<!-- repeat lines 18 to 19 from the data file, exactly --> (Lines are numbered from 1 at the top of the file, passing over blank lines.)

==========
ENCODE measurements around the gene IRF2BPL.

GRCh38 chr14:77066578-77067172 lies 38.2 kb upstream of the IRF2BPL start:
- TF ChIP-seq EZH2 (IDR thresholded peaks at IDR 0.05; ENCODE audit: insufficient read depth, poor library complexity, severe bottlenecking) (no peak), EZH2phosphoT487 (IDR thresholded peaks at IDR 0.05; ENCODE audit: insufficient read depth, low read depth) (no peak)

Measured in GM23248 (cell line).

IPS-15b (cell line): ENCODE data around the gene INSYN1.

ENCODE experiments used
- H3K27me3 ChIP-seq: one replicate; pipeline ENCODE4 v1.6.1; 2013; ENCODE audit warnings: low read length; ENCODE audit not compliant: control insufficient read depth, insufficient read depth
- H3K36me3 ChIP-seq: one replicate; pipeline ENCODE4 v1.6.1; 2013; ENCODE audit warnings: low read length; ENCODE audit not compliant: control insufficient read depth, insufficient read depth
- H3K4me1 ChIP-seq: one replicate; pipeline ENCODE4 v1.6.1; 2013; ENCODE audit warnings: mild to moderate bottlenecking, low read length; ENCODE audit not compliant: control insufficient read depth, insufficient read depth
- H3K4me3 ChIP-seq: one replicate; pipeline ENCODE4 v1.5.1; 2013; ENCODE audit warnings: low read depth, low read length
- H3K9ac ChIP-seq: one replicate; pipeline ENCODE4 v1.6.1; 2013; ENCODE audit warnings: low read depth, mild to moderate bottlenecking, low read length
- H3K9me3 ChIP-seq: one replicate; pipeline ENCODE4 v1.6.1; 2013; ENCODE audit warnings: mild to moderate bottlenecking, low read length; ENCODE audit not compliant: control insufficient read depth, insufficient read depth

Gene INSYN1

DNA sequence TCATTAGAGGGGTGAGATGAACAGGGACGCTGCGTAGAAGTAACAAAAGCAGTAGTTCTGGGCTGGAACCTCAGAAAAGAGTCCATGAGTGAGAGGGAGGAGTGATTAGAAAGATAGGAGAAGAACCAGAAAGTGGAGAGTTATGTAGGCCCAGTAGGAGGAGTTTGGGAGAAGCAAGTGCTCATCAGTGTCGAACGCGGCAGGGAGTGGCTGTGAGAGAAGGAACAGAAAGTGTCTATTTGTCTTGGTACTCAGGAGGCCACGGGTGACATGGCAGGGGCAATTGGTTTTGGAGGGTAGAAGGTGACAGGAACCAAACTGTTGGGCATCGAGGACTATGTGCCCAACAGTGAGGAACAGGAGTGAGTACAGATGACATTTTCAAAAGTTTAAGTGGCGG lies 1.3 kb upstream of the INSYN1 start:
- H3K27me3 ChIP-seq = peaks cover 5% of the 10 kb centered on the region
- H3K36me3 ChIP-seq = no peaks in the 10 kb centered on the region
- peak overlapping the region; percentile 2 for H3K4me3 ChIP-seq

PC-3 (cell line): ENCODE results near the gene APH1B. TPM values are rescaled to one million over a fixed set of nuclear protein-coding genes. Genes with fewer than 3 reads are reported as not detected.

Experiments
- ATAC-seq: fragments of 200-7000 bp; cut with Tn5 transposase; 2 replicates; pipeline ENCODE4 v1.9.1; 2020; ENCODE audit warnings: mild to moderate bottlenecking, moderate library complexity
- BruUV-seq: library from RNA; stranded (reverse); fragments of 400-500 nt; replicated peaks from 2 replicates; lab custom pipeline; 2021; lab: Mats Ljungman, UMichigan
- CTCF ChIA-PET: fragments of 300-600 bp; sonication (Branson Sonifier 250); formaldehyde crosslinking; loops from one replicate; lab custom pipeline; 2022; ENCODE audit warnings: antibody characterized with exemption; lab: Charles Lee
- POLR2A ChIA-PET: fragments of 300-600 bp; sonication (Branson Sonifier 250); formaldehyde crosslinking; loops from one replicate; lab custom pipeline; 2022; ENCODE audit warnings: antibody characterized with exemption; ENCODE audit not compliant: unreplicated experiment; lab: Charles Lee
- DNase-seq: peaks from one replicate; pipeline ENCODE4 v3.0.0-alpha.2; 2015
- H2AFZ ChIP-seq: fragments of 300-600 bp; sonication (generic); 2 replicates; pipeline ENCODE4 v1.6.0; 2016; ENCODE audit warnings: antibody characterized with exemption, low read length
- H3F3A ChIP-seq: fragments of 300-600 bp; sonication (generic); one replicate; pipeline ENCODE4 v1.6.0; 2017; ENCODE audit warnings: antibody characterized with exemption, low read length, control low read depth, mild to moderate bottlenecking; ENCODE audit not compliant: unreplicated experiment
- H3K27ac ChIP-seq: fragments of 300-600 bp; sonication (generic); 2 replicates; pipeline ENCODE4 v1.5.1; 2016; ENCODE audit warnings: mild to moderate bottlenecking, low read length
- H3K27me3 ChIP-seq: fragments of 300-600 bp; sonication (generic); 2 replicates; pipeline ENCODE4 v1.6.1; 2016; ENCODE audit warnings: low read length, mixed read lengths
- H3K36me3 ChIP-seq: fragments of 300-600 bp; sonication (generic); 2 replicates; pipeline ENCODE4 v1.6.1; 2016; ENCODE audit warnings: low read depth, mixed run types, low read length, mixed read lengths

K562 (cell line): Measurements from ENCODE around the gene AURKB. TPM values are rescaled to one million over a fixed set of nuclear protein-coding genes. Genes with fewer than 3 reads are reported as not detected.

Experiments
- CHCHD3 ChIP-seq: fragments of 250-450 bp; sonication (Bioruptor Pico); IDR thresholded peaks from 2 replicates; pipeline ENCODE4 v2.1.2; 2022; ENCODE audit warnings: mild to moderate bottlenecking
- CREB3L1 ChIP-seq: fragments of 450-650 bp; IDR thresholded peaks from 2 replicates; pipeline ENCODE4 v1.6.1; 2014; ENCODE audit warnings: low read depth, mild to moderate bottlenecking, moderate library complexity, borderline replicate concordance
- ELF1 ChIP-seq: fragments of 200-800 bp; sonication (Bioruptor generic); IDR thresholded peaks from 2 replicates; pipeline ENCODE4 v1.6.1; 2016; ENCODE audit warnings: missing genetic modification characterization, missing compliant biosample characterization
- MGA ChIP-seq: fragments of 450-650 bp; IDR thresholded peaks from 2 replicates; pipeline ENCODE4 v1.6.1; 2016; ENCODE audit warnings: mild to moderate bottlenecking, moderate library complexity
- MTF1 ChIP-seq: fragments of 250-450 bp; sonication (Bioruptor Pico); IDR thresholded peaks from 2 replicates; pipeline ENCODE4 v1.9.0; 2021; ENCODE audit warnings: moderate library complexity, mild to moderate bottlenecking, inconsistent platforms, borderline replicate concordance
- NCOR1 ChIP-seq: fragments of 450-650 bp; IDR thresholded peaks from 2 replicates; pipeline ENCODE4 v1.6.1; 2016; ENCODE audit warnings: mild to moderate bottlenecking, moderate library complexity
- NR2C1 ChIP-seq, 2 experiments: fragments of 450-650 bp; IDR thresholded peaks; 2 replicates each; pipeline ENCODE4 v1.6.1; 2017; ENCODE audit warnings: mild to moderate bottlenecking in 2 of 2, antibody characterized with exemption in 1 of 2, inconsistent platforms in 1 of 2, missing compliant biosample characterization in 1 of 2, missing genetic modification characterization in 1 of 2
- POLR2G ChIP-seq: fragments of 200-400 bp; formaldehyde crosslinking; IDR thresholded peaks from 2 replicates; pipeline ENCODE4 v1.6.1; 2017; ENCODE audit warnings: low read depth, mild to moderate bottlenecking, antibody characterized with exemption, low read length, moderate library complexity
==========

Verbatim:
PC-3 (cell line): ENCODE results near the gene APH1B. TPM values are rescaled to one million over a fixed set of nuclear protein-coding genes. Genes with fewer than 3 reads are reported as not detected.

Experiments